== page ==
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Travel to Fail

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“It is common sense to take a method and try it. If it fails, admit it frankly and try another. But above all, try something.” ― Franklin D. Roosevelt, Looking Forward

I recently read about the not-so-glamorous side of travel and thought, that’ll never be me. Had I known what a disaster our recent trip would become, would I do it again?


Why? Because we have to travel and find out that a plan didn’t work, and that our plans should’ve considered this weekend as the last long holiday for months. When an itinerary seems rock solid, its cracks  grow wider and more obvious after they’re exposed.

We were battling against hordes of other cars hoping to check off their spring festival bucket lists, while ours continued to shrink thanks to the emerging time constraints. This seemed normal, judging from the roadside vendors that casually walked through lanes of traffic offering food and drink. So many cars coasted through picking up a coffee or snack.

They knew. Why didn’t we?

Was it a Failcation?


Regardless of the miserable gridlock and anguish, there was always some gold found along the way. Chuncheon was otherwise sleepy and full on hotel rooms for the night, but its wonderful dalk galbi and lovely river bike path eased our nerves before jockeying for a spot on the floor in a noisy jimjilbang.

Guinsa was a memorable place to spend an afternoon, thanks to its beautiful temple mountain that led us through one of the more beautiful lantern displays found in Korea. Mix this with a maze-like procession of prayer halls and buildings designed to help the less fortunate, and I was beginning to forget our problems the day before.

Would we have found any of this without failing on our earlier missions? Probably not, and that leads me to believe that we shouldn’t just travel to succeed and see everything that’s on the list.


We Should Also Travel to Fail.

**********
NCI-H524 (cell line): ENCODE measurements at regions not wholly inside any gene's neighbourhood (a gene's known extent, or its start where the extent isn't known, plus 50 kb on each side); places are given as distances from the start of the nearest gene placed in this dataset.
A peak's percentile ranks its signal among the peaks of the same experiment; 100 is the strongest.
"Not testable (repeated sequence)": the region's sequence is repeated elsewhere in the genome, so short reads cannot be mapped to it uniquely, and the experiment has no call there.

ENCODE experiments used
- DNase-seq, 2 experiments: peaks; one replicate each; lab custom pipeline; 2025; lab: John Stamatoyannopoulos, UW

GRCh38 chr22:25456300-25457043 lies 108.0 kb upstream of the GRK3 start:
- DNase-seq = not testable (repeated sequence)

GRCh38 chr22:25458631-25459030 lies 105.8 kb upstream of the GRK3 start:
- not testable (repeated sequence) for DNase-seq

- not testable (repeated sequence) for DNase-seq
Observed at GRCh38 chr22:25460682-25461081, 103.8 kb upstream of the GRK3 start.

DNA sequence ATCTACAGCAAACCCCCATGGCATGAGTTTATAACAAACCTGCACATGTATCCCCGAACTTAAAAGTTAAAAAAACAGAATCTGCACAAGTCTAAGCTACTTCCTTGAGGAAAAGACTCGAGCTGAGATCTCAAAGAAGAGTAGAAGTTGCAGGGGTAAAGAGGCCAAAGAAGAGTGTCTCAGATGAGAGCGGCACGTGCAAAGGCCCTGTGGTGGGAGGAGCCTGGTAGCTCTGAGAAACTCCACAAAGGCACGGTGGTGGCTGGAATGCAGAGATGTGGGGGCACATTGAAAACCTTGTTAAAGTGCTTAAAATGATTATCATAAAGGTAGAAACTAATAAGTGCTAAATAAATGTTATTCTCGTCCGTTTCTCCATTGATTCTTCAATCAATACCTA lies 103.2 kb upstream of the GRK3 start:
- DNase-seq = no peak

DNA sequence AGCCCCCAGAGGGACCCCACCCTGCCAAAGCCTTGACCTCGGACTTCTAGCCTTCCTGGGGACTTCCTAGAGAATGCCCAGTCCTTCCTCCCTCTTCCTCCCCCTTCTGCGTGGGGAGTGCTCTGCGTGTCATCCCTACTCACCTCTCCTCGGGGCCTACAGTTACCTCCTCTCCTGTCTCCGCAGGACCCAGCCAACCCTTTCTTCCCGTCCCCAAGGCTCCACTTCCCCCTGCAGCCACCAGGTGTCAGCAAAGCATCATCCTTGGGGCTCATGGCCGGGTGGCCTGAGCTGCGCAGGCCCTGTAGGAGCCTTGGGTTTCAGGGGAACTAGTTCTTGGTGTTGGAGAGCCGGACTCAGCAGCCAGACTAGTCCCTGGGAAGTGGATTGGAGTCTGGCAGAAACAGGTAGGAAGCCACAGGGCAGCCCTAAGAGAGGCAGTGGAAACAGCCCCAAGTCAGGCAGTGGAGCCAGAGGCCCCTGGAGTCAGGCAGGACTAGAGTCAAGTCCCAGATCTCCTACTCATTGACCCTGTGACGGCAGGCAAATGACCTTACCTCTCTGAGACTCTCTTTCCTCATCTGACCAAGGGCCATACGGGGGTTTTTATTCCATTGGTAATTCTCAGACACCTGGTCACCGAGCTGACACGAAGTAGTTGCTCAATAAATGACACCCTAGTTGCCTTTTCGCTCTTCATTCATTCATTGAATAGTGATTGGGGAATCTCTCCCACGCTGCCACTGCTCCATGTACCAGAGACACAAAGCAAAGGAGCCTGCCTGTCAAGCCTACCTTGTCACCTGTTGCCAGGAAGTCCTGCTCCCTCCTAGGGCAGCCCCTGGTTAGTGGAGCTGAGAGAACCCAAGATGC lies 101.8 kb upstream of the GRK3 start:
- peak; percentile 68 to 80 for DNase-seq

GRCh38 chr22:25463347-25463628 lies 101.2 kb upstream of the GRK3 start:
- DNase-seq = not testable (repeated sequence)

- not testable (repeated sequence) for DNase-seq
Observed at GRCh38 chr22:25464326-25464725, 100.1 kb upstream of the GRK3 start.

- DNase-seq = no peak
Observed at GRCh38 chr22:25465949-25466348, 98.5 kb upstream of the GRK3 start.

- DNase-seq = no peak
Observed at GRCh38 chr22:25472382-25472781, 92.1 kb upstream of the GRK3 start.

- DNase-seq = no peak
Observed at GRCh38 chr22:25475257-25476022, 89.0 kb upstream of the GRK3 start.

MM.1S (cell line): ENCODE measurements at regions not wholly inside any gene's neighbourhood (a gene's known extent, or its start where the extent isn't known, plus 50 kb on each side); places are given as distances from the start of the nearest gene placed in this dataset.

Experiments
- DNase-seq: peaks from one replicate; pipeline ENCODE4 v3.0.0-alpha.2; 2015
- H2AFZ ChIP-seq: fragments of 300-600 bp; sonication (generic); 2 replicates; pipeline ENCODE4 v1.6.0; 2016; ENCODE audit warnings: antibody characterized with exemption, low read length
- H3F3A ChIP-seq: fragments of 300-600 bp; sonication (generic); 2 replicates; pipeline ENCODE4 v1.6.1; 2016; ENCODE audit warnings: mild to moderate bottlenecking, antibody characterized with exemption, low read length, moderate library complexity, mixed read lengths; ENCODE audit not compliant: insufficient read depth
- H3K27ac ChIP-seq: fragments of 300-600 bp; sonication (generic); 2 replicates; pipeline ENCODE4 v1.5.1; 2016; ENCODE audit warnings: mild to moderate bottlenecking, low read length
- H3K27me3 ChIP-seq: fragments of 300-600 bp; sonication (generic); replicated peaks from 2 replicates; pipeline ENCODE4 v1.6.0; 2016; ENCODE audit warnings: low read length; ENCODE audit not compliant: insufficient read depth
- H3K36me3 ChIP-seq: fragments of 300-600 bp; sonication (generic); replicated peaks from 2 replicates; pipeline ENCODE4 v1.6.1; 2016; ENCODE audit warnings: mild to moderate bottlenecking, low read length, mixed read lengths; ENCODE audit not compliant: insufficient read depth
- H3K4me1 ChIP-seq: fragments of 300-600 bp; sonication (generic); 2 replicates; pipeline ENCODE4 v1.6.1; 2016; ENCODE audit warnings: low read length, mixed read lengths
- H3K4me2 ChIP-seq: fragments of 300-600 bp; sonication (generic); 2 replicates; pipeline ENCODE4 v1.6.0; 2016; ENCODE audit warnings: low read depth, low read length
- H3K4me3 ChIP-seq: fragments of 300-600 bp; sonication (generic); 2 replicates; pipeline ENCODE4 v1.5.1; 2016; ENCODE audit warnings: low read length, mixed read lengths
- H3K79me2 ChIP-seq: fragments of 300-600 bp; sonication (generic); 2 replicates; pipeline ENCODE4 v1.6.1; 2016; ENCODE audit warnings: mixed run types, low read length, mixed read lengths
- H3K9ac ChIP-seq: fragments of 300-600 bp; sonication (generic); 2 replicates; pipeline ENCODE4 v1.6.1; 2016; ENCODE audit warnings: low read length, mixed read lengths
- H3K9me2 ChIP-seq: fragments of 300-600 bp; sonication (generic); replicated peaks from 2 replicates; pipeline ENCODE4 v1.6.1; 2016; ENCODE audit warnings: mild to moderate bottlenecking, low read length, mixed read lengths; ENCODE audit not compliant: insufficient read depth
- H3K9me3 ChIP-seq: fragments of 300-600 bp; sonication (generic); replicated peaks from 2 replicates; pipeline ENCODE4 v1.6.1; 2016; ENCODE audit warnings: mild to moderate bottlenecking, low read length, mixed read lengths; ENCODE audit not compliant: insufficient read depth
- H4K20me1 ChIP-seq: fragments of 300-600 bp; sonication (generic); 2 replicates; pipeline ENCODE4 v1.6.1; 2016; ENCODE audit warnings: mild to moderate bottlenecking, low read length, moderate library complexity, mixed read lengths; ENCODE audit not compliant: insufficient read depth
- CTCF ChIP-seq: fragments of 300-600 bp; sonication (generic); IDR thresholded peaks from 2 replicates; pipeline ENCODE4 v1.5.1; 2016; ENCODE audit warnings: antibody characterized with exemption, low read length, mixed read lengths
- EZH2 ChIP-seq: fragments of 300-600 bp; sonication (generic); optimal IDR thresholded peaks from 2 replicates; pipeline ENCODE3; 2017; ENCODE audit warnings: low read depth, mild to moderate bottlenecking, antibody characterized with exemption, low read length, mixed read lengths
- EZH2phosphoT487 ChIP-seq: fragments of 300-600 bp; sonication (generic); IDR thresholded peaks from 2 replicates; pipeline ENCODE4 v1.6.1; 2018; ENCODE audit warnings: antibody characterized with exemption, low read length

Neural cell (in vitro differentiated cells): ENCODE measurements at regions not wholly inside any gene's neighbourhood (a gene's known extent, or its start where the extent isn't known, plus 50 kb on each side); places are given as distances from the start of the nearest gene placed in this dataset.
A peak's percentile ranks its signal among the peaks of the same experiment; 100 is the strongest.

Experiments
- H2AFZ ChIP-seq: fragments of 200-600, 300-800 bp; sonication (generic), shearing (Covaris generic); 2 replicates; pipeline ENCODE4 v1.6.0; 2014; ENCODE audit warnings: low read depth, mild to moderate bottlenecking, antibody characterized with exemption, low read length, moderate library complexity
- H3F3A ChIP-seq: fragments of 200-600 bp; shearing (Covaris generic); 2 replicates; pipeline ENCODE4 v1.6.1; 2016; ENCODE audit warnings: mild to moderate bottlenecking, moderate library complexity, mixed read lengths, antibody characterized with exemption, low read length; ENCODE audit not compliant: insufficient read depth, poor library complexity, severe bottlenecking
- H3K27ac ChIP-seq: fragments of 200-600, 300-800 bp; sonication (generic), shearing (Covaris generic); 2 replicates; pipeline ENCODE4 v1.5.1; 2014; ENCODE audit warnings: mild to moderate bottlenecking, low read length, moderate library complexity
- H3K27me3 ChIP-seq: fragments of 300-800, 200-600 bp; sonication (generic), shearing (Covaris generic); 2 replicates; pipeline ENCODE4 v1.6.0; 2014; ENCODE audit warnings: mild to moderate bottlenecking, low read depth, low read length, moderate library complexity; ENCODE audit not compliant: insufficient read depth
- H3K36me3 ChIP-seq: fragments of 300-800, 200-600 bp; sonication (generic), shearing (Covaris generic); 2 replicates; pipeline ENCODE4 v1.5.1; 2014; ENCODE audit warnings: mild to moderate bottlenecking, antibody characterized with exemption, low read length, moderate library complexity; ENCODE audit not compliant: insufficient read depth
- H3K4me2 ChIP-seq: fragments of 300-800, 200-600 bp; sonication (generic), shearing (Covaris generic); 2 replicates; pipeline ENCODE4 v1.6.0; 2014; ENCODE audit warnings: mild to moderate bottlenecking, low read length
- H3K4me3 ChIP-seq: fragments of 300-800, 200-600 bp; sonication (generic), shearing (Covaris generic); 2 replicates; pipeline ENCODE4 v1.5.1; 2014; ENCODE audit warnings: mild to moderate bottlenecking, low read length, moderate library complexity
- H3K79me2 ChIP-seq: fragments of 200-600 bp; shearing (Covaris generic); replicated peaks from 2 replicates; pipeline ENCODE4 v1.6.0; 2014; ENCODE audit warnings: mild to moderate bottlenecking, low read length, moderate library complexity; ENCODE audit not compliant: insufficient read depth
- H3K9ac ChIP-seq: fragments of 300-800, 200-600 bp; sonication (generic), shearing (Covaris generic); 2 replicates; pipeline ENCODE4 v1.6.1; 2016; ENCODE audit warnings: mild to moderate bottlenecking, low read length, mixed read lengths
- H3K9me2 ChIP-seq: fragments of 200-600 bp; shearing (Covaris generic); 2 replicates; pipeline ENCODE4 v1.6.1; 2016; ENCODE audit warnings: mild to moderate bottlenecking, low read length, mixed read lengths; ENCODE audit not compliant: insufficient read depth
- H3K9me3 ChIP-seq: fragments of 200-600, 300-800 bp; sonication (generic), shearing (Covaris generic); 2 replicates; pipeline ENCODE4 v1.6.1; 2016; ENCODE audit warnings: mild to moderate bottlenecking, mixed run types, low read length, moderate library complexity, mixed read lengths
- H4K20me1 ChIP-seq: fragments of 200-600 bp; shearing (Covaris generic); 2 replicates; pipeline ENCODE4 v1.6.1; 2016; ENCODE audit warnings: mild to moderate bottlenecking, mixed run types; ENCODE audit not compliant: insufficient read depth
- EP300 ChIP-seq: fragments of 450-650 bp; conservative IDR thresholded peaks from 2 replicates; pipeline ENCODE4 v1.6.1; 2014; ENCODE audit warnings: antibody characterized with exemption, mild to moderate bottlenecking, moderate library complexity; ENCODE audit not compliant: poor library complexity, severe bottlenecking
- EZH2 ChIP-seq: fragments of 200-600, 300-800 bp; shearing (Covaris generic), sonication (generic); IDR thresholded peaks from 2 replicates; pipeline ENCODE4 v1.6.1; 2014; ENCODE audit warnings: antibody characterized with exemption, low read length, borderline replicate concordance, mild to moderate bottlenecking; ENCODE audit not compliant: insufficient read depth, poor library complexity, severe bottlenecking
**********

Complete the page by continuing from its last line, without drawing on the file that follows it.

What do we really stand to lose when traveling? Is the end goal really seeing those places that you meant to visit, and nothing else? While battling every desire to lose it and go crazy during our travel mishaps, a variety of music and chatter helped us through this battle.

Something worth singing really helped keep morale up when it threatened to tank. Sometimes the trip isn’t about the destination, but instead about the journey—and who you spend it with. What other time would I have to play, “Name a country, city, state that starts with….” with my wife?

Editing and reworking our travel plans was not so easy, being in a foreign land with travel guides that don’t offer up to date reports on road construction and seasonal festivities. Had someone else warned us away from going this route, would we have stayed at home?

Probably Not.

If we’d never left our town and played it safe during the weekend, maybe we’d have never found out that one destination was in the midst of a festival coupled with a complete road overhaul. I couldn’t hear that from anyone else and be happy with not driving through it, because why go through life following hearsay and the words of others?

What’s the point of travel if we’re always following the words and opinions of others? Sometimes we need to travel without directions, and sometimes regret that decision. How else are we going to grow and become more comfortable with our intuition?

Go out and Fail. Learn from It.

We’ll never reach the top without hitting bottom, and that comes with failing.

That’s why I travel. I travel to fail, so I can eventually succeed.

Want to read more about Why I Travel? Click here

12 thoughts on “Travel to Fail

  1. Wayne Seto says:

    Great post! The Roosevelt quote is great. I’ve recently been learning this lesson the hard way. It’s not only a lesson to be learned in travel, but I found that continuing to move forward despite failings and hardship is crucial. Just keep moving forward. Do something. Anything. Great post, really enjoy reading your stuff. Cheers